Global coworking company WeWork is reportedly planning a mass layoff of over one-third of its employees to stabilise itself. However, WeWork India, led by Karan Virwani, has assured that the global layoffs would not affect the Indian unit at all.
“WeWork India is wholly owned, and funded by the Embassy Group, operating as an independent unit. We are bullish on the India opportunity and committed to employee growth and development,” WeWork spokesperson told Inc42.
The New York Times reported WeWork is expected to lay off over 4,000 of its 12,500 employees. The company is expected to make the official announcement this week as a part of its aggressive turnaround plan. WeWork is reportedly planning to layoff 2,000-2,500 employees from the core business, 1,000 from non-core businesses and building maintenance employees, each.
A report published last month also stated that SoftBank is behind the layoffs and is being done to get WeWork on its feet once again. The investor has also taken control of the coworking business WeWork on October 22 by investing an additional $10 Bn.
In a memo first seen by Financial Times, Claure had written, “Yes, there will be lay-offs — I don’t know how many — and yes, we have to right-size the business to achieve positive free cash flow and profitability.”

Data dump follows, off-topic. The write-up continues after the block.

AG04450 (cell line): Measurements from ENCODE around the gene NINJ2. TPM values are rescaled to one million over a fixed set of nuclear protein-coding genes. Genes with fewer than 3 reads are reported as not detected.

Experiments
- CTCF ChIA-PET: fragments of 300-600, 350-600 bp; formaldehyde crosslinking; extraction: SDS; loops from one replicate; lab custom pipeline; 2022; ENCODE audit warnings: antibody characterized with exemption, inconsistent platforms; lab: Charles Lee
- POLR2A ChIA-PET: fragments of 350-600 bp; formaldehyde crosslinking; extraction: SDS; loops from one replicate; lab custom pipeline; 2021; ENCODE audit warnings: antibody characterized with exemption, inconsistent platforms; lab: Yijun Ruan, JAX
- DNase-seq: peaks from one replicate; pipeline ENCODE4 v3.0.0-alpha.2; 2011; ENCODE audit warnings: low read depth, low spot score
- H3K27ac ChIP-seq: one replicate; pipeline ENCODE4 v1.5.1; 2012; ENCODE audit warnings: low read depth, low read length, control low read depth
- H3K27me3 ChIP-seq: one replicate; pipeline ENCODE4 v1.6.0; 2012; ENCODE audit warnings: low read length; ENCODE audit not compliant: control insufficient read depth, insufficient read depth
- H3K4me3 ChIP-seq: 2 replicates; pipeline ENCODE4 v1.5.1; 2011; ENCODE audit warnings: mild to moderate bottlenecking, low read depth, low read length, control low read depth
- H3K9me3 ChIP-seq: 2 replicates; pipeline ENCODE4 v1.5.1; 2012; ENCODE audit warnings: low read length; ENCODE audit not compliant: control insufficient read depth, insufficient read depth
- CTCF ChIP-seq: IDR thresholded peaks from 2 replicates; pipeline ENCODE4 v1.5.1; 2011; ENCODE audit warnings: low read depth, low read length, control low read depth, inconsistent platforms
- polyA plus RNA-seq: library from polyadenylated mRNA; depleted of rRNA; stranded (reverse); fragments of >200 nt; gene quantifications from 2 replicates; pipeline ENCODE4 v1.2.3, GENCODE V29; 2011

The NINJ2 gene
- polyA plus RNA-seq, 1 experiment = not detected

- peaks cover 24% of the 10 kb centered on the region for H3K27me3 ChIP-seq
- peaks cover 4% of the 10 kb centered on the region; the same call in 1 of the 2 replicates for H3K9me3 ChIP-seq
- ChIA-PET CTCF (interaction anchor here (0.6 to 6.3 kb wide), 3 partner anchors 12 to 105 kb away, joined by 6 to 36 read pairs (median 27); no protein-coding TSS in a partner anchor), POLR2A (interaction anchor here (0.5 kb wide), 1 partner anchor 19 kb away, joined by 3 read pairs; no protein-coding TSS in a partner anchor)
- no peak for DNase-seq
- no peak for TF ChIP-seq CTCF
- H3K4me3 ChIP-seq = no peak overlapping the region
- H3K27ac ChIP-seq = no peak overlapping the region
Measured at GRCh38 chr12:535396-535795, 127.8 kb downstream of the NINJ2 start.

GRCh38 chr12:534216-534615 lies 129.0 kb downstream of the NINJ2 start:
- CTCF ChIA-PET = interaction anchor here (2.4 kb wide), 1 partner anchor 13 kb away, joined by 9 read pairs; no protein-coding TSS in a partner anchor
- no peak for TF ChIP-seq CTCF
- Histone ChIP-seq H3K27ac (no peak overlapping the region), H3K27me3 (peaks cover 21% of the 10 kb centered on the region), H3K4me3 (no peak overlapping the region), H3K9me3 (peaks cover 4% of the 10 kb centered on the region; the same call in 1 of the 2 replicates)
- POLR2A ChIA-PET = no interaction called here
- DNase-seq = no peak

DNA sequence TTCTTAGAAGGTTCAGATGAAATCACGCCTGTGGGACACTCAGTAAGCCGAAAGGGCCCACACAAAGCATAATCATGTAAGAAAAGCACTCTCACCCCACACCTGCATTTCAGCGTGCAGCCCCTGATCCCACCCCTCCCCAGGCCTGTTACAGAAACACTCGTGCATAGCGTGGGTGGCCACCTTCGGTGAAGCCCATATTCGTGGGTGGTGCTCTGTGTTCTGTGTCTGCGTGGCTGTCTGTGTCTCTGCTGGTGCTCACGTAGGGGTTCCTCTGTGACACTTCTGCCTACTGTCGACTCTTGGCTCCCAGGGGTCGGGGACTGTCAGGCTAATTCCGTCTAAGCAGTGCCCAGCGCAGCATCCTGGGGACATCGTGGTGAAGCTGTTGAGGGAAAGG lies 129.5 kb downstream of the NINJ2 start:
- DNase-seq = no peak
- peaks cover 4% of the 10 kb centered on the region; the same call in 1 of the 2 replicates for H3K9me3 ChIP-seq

However, the Indian unit of WeWork is expected to be immune to all the layoffs as it has established itself as a separate entity. WeWork India was launched in September 2017 as a brand franchise controlled by Buildcon LLP, which is led by real estate businessman Jitendra Virwani and his son Karan Virwani.
Karan has repeatedly emphasised that the global unit of WeWork is different from the Indian unit. He claimed that the WeWork controversy would not affect the Indian unit. Moreover, WeWork India was also planning to raise $200 Mn to establish itself as a separate entity and get profitable.
According to media speculation, WeWork was in talks with the Indian unit to buy around 70% of its company at a valuation of about $2.75 Bn to directly expand in India. However, before all this could become a reality, WeWork was almost out of capital.
In efforts to save the company from running out of working capital, SoftBank decided to devalue the company to $8 Bn, even though WeWork had hit $47 Bn valuations in January 2019. This definitely left the company’s dreams of buying the India unit far behind and the attempt to go public even further.